“Schipperke” is Belgian for “little shepherd,” although some people will tell you that it means “little captain,” and refers to how these dogs have acted as guard dogs on barges. Either way, this tiny dog has become very popular with dog owners. Some prior experience with dogs is necessary for owning this breed, though, as schipperkes have a strong independent streak and sometimes ignore commands they aren’t interested in following.
The “little black devil,” as the schipperke is known as, has a great deal of energy. It loves to poke around in new environments and chase after small animals. With firm guidance, however, it can become an excellent pet or competitive dog.
The Keeshond has a revolutionary pedigree; it’s named after the Dutch patriot Cornelis de Gijzelaar, whose nickname was “Kees.” (“Hond,” as you might guess, is Dutch for “dog.”) Far from being angry rebels, though, these dogs are actually rather friendly and form quick attachments with people. They make excellent therapy dogs and, unusually for smaller breeds, have even been successfully trained as guide dogs for the visually impaired.
As a house dog, the Keeshond doesn’t need to be bathed that often, but it does require frequent grooming. Experts suggest a weekly brushing and recommend that you never shave its fur, or you’ll remove the distinctive black markings on its outer coat.
German Shorthaired Pointer
The German shorthaired pointer was bred for hunting and is as effective on rugged terrain as it is retrieving downed fowl from the water. If you aren’t a hunter, it can still be a great dog for families, as long as it’s provided with plenty of activity to burn off its excess energy. It would make an excellent running companion, for example, or could tag along while you ride a scooter or bicycle.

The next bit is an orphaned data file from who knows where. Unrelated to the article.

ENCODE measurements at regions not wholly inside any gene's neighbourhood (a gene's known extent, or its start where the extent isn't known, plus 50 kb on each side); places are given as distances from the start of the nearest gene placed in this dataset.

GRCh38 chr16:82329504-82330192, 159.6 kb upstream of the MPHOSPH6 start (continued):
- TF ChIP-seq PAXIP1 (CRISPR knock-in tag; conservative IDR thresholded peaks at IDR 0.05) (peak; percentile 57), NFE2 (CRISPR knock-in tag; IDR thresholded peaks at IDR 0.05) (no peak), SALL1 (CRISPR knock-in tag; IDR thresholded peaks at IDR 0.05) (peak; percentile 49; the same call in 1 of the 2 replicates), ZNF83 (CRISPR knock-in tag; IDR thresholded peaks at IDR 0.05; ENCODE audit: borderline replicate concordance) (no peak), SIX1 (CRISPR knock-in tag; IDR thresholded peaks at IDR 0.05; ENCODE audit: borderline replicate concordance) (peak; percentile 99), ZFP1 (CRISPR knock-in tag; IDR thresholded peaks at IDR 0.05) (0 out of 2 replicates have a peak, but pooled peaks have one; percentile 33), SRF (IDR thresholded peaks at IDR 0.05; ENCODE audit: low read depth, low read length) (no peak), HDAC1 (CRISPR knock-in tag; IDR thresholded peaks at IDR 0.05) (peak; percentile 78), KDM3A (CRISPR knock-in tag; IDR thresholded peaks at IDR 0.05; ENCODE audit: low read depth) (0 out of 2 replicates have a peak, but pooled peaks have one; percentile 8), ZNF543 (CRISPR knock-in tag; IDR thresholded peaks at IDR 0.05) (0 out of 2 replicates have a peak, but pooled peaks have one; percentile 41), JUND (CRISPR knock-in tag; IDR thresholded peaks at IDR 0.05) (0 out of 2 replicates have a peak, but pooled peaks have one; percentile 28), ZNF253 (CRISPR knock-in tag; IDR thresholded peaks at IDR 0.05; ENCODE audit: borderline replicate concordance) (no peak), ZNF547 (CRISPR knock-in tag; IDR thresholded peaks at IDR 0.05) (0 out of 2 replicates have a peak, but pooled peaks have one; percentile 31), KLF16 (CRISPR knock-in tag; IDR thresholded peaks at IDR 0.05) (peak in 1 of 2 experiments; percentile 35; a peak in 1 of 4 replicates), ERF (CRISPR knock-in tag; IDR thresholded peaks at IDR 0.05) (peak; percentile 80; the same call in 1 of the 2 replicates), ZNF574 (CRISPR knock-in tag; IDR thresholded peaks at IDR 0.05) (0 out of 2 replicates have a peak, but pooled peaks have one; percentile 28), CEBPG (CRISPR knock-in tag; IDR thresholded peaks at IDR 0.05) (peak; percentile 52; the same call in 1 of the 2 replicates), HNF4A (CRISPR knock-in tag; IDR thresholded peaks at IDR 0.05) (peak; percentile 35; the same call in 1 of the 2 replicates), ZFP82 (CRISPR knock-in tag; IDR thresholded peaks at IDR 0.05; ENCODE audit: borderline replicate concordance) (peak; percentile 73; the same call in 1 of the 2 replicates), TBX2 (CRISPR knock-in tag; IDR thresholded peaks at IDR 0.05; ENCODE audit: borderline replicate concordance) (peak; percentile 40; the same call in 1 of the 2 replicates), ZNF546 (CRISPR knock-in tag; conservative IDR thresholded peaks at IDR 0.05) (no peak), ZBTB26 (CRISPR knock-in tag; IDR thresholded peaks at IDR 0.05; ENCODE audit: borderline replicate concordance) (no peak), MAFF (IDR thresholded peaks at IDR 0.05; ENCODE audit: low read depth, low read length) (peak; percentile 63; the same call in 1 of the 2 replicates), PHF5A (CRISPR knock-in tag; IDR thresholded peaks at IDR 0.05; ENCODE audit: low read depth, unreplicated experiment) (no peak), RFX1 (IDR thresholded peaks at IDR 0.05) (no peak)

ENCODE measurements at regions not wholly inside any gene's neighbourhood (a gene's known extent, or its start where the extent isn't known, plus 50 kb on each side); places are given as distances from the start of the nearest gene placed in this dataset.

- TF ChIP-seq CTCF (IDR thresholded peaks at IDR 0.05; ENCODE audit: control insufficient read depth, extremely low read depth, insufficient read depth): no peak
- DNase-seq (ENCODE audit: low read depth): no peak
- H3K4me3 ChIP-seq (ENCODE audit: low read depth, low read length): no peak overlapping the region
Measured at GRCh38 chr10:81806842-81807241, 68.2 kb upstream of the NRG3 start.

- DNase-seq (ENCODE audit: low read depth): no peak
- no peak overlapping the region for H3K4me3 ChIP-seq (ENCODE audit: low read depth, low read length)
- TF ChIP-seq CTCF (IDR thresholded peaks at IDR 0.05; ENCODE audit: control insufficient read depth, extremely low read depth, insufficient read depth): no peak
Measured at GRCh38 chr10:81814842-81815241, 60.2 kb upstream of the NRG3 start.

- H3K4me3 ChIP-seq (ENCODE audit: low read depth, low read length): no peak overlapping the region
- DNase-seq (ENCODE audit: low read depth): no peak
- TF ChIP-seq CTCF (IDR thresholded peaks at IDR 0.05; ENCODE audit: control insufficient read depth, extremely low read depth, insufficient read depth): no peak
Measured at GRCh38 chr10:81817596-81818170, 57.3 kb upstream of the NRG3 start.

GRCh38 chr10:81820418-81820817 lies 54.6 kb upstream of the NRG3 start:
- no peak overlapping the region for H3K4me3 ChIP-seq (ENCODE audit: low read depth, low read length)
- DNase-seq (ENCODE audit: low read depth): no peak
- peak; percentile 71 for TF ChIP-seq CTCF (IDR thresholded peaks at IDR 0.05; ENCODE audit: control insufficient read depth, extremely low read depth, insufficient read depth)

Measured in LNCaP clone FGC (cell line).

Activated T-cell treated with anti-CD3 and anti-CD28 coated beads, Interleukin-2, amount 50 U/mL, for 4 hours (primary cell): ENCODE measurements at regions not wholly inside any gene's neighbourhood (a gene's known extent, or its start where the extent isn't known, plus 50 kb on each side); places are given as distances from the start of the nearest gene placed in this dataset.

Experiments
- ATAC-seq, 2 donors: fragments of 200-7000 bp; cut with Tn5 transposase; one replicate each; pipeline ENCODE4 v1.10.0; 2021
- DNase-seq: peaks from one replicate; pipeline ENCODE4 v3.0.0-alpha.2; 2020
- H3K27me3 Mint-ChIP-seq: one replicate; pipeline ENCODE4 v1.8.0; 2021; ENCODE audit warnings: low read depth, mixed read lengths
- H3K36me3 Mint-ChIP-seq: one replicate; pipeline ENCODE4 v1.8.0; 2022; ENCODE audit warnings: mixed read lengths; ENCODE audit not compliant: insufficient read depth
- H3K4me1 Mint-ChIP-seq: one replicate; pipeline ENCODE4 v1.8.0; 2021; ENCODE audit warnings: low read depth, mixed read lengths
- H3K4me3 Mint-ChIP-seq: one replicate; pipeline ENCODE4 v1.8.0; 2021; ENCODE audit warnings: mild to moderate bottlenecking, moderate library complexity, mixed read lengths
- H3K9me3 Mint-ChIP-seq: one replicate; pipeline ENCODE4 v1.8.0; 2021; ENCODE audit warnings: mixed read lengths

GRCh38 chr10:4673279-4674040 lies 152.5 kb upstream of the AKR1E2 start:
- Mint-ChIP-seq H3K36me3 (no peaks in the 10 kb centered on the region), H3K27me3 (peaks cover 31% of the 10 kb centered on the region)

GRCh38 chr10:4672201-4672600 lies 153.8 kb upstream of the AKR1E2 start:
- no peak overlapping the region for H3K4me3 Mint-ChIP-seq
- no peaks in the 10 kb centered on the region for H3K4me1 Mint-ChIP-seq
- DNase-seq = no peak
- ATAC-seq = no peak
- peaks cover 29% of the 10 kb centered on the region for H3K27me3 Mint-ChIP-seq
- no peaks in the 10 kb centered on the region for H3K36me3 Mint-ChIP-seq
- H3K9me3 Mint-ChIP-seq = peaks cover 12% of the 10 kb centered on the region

As if that’s not enough, many writers have expressed their love for German shorthaired pointers. The novelist Rick Bass even wrote a memoir entirely about his pointer, Colter, which he subtitled “The True Story of the Best Dog I Ever Had.”
English Cocker Spaniel
As mentioned earlier, the English cocker spaniel is very closely related to the English springer spaniel; the two dogs were selectively bred out of the same litters in 19th-century England. While the springer was trained to flush wild game out of the brush, the slightly smaller cocker spaniel’s special task was to retrieve quail and woodcocks for hunters after they’d been shot.
Cocker spaniels love to be around people and will form emotional bonds readily. (The fastest way to win a cocker’s affection? Be the family member responsible for feeding it.) If you’re gentle with them and let them hang around rather than forcing them outside, they will gladly be loyal companions.
Though it is sometimes mistaken for a spaniel, the Brittany is a distinctive breed of hunting dog, tracing its roots back to the Brittany region of northwestern France. It’s still highly popular there, but has also become a preferred breed in the United States, where it’s known for its distinctive orange and reddish-brown coloring.
If you aren’t a hunter, a Brittany can still make an excellent pet. Properly socialized as a puppy, it will become a gentle, friendly dog who is always ready to play a new game and will learn the rules quickly. You should plan on setting aside some time every day to keep your Brittany happy and active.
Weimaraners were originally bred in 19th-century Germany as hunting dogs for aristocrats and are still frequently praised for their regal appearance. They tend to form intense bonds with people and can suffer deep separation anxiety when left on their own. Their hunting instincts remain strong; if they live in a woodsy area, they may go after small animals